The Lithuania parliament has legalised alternative medicine. The law is aimed at setting quality standards for the hitherto unregulated field, although critics say it endorses scientifically unsound practices.
The parliament needed to hold a second vote on the Law on Complementary and Alternative Medicine last week, after coming short of enough votes on the first attempt.
The changes are scheduled to come into force in 2021 and still need to be signed into law by the president.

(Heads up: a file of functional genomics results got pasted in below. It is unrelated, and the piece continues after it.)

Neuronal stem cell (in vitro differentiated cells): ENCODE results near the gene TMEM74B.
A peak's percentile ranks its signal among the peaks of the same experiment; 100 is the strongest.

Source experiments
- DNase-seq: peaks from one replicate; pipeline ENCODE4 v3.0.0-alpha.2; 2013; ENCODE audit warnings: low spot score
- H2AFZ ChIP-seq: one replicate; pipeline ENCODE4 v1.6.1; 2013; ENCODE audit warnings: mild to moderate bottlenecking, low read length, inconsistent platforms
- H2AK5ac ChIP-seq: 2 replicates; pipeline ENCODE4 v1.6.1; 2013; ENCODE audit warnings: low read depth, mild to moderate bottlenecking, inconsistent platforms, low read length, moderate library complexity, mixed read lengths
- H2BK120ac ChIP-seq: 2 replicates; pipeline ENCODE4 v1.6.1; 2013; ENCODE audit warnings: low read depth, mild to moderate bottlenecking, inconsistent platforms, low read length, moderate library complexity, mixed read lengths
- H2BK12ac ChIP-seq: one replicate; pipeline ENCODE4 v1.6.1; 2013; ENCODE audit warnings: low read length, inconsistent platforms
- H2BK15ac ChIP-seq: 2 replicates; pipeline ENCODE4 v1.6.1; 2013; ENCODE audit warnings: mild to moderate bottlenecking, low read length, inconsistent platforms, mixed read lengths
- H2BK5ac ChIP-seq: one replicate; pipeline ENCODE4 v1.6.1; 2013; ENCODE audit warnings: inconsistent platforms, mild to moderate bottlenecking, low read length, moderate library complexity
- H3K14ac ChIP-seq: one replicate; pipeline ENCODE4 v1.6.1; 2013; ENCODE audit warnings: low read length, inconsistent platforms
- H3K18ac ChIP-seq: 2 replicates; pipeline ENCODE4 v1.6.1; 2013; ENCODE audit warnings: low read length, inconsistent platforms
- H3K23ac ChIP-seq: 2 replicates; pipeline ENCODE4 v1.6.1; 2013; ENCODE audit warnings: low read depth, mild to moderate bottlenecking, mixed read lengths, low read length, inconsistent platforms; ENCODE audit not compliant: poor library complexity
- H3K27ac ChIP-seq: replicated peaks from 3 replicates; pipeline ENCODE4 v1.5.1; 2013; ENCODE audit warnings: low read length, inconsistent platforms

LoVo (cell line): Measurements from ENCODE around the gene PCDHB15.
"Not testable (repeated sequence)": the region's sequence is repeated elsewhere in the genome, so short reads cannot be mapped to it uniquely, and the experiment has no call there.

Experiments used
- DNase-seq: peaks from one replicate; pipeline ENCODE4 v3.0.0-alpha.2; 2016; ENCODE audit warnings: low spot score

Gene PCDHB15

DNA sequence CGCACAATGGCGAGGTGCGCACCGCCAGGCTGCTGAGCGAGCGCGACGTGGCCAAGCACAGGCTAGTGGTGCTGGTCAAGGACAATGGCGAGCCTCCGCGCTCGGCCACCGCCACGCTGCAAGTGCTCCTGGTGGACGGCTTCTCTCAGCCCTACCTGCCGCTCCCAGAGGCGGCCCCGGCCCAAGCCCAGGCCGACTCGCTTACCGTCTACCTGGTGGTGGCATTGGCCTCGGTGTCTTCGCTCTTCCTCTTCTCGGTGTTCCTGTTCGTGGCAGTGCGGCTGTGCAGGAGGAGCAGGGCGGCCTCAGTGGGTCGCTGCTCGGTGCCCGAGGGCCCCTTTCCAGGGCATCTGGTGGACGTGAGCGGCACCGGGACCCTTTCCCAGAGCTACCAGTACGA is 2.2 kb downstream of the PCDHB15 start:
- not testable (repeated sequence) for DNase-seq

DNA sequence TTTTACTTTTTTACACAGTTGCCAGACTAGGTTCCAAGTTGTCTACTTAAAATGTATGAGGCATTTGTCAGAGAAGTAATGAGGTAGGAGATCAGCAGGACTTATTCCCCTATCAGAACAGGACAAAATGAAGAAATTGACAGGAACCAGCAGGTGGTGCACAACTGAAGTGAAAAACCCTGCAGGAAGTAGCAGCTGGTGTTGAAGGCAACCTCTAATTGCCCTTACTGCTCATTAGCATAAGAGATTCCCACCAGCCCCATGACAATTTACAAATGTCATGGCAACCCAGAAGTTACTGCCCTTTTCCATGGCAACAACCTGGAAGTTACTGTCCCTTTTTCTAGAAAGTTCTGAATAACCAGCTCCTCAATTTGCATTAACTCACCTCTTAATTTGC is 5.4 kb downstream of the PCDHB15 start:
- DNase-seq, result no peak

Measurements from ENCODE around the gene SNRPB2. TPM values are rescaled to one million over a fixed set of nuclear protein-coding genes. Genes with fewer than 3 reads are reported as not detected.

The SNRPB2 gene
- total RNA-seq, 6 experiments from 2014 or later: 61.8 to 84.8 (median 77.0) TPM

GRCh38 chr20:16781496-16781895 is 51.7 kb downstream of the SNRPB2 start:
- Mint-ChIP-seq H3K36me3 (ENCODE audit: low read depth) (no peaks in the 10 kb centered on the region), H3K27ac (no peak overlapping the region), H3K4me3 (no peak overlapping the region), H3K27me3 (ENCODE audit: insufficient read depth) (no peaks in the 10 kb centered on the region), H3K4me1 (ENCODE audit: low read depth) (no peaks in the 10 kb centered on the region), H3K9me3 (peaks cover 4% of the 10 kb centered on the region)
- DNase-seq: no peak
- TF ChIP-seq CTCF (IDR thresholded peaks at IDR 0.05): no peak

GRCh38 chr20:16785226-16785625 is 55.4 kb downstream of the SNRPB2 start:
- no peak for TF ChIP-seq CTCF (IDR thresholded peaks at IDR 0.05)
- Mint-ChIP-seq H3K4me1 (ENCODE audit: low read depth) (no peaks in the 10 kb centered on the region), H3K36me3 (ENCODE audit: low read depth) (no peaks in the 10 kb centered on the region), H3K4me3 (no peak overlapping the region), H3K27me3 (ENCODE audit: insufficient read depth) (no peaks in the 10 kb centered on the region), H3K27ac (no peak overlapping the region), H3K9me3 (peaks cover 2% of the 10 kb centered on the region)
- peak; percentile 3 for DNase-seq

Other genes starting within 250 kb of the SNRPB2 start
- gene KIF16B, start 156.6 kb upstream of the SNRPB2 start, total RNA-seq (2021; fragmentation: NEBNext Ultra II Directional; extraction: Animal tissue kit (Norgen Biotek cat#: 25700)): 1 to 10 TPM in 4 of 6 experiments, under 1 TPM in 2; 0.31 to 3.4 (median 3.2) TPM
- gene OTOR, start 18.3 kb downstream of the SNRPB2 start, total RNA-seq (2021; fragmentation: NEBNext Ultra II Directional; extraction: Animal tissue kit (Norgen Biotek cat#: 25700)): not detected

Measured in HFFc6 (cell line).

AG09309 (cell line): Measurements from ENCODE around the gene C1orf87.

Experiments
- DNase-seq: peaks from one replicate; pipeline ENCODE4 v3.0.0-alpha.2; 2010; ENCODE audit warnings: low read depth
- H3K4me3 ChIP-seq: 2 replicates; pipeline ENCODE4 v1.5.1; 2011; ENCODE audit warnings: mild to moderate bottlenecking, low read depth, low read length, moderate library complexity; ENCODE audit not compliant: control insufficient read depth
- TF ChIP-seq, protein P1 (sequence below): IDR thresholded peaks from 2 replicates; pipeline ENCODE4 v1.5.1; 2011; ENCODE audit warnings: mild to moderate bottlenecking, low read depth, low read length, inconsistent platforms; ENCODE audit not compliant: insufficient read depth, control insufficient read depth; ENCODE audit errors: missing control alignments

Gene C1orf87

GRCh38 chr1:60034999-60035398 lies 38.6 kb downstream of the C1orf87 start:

The Ministry of Health notes that alternative medicine has not been regulated so far, allowing abuse by practitioners and providing no way for patients to seek redress in case of malpractice.
Critics, however, say that the parliament legalized practices with no base in science.
The law will make complementary and alternative medicine a licensed activity, covering the area of recreational, natural and popular medicine. People providing such services will need special education, depending on the area of their activity: medicine, rehabilitation, pharmaceutics, etc.
The new law defines healthcare practices that fall outside traditional medicine and sets quality and safety requirements for them. Such practices include dolphin therapy, leech therapy, canine therapy and so on.